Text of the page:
It was such a familiar story.
Mitch Trubisky and the Bears offense sputtered in the first half, producing only two field goals in the season-opening half against the Detroit Lions at Ford Field. The third quarter wasn’t much to rave about either.
That’s where the script flipped. Something strange happened. Trubisky and the Bears offense, playing with a sense of urgency, woke up.
Trubisky led the Bears to three fourth-quarter touchdowns, capped by a beautiful 27-yard touchdown pass to receiver Anthony Miller. The throw was Trubisky’s best of the day, and the diving catch was arguably one of the best of MIller’s career thus far.
It was eerily similar to a pass Trubisky threw to Miller to set up the game-winning touchdown last season on Thanksgiving Day in Detroit.
“It was actually the same exact route, just dressed up a little differently with the formation and all that,” Trubisky said. “It was the same end zone, and same side of the field, so it was kind of weird that happened. I just trusted him. He kept on me all game: ‘Trust me, trust me, stick with me.’ And I did.”
The Bears rallied from a 17-point deficit to pull off a come-from-behind win, 27-23. It marked the Bears’ first double-digit fourth-quarter comeback since they did so against Kansas City on Oct. 11, 2015.
The Bears’ 21 fourth-quarter points were the most in the fourth quarter for the organization since 2014. It was also their first win in the season opener since 2013.
The Bears were expecting to see a lot of man-to-man coverage from the Lions defense. That wasn’t the case in the first half. But Trubisky said he knew when it came down to the end of the game, the Lions would go to their bread and butter: man-to-man.
They did, and the Bears exploited it.
Miller wanted to attack Lions third-string cornerback Tony McRae, who was in the game because first-round draft pick Jeff Okudah was out with an injury.
“Actually, me and coach Nagy, we actually talked about how [McRae was in the game],” Miller said. “I think it was that third-string guy. And then I was telling him about it all second half. So [we] decided to attack it and it ended up working out.”
Miller beat McRae by half a step, just enough space for Trubisky to put the throw on the money. Miller stared McRae down for a moment, too, after pulling in the game-winning touchdown catch with just under two minutes to go.
“What I love about our guys and our team, and me being around more the offensive guys during the game, is they’re coming over to me and they’re telling me: ‘I can beat this guy, I can beat that guy,’” Nagy said. “And when you have that input and you have that confidence from your players, you love that as a coach.”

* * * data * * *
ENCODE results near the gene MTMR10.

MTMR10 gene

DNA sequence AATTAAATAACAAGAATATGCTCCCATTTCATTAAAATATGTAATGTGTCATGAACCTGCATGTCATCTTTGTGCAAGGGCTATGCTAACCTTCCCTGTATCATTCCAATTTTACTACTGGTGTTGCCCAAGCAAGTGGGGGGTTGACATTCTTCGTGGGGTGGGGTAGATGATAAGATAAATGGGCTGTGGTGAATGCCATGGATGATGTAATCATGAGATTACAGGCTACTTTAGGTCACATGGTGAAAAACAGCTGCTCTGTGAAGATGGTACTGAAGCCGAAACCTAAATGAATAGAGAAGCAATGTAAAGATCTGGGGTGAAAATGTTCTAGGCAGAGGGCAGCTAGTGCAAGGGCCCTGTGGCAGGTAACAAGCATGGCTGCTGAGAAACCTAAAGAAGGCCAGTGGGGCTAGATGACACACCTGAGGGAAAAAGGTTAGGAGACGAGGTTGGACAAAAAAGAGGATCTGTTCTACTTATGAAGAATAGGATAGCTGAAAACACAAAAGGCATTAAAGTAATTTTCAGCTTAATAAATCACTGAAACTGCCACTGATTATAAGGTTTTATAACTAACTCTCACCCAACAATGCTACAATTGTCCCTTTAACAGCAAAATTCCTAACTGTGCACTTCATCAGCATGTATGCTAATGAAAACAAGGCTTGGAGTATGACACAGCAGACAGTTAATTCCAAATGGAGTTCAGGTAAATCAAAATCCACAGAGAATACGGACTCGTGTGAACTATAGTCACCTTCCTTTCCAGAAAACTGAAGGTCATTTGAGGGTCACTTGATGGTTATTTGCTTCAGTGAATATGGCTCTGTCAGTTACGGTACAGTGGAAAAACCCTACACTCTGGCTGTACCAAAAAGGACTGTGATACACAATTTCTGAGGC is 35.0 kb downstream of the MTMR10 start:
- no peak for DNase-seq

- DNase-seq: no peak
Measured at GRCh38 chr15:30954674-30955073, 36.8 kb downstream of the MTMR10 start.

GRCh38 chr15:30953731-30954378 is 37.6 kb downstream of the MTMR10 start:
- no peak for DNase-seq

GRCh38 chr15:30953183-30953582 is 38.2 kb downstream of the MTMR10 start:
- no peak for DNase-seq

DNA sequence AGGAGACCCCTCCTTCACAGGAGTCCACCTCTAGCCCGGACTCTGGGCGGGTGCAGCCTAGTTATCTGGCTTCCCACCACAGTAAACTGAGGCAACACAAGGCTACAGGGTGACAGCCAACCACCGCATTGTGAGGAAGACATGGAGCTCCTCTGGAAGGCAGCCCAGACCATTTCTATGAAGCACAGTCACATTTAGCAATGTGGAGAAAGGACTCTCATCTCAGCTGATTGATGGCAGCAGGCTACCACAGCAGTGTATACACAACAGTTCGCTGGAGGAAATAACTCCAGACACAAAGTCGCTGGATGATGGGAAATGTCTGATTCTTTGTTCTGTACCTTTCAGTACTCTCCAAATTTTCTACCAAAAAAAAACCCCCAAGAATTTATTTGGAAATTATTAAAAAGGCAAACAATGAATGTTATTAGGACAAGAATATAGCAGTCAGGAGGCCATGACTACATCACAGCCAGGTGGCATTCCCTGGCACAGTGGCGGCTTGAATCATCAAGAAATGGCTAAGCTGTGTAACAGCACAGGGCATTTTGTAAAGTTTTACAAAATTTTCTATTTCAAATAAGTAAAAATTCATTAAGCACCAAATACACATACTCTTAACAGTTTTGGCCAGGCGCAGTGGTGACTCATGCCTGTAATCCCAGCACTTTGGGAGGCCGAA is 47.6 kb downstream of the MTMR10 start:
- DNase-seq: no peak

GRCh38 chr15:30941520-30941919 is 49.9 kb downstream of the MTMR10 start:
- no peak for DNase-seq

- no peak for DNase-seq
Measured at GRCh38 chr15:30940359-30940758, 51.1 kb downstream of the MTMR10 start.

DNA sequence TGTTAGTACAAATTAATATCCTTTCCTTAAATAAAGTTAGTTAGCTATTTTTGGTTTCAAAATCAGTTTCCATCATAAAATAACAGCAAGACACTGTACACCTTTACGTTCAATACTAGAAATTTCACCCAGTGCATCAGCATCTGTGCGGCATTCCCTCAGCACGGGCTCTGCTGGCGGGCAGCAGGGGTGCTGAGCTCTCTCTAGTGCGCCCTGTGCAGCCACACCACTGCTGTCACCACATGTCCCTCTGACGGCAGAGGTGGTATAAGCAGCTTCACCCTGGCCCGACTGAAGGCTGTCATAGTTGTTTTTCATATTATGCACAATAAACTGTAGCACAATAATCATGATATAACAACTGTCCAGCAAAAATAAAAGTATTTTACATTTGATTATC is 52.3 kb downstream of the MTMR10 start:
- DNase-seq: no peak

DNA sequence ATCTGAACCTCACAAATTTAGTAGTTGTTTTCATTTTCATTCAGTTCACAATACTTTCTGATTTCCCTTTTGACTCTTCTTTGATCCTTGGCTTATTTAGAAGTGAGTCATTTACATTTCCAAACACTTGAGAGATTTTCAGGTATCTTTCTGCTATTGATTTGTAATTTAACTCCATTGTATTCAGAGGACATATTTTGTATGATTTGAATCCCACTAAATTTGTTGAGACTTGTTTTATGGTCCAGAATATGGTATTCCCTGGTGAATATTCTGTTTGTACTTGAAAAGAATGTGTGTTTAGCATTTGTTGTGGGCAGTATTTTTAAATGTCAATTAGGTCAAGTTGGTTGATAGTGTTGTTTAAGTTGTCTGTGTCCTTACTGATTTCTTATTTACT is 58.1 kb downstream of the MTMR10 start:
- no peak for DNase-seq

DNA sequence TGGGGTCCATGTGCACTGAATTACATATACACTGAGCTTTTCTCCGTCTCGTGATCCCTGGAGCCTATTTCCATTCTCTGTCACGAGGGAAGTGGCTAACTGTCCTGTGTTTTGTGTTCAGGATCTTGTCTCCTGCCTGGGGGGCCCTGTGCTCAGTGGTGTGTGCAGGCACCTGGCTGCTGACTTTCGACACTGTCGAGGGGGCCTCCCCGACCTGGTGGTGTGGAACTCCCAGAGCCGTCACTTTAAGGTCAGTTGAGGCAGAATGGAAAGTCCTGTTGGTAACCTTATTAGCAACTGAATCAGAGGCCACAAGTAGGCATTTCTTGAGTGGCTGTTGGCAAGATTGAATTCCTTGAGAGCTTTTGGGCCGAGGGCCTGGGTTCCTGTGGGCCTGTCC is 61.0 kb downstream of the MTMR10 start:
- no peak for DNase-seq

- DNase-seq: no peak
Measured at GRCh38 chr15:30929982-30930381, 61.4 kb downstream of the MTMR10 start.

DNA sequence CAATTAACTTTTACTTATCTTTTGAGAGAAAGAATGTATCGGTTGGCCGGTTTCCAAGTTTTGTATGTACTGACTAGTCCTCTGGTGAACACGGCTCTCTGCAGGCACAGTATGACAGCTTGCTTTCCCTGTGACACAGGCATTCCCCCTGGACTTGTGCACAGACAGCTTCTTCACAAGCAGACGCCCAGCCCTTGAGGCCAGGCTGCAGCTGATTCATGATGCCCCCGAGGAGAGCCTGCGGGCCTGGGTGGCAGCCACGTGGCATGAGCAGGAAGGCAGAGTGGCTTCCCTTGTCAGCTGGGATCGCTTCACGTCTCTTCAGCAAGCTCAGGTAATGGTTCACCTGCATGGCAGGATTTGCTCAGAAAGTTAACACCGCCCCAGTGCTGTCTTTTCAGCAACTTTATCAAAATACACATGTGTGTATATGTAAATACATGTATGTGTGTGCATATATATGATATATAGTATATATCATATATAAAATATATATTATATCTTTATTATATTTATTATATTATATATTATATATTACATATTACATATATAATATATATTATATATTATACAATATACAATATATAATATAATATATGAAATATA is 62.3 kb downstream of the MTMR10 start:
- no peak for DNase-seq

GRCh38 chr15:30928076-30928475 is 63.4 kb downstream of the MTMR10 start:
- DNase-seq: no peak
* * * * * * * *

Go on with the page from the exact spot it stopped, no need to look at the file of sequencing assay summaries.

Trubisky, who had started off his day completing only eight of his first 20 pass attempts, finished the game 20-of-36 passing, for 242 yards and three touchdowns. He found tight end Jimmy Graham for a touchdown early in the fourth quarter, the Bears’ first touchdown of the season.
Later, a 55-yard field goal miss from Lions kicker Matt Prater set up the Bears with great field possession. The Bears offense went 55 yards in 1:04 of game time. Trubisky connected with Javon Wims for a touchdown to pull within three, 23-20.
“First half didn't go how I wanted, how our offense wanted,” Trubisky said. “We knew we’ve got to be better on third down, earlier in the game, especially in the red zone. I think where it helped me, first half to second half, was when you start to get a rhythm, you start to not think. Just getting out of your own head, not thinking about anything else except the next play.”
Trubisky put the ball where only Wims could catch it on his second touchdown pass, which came with 2:58 remaining in the game. A Kyle Fuller interception set up the Bears’ game-winning drive moments later.
In the fourth quarter, Trubisky was 8-for-10 passing for 89 yards and three touchdowns, with a QB rating of 143.3.
Nagy called Sunday’s win the type of win “you remember.” Nobody makes the playoffs in Week 1, but Trubisky certainly showed he still has more to prove.
“[This win] shows we can handle adversity as a team,” Nagy said. “It shows we stick together … but it also shows there are some things we need to get better at. We’re not going to let this win deodorize any of the stuff on offense, defense or special teams that wasn’t good.”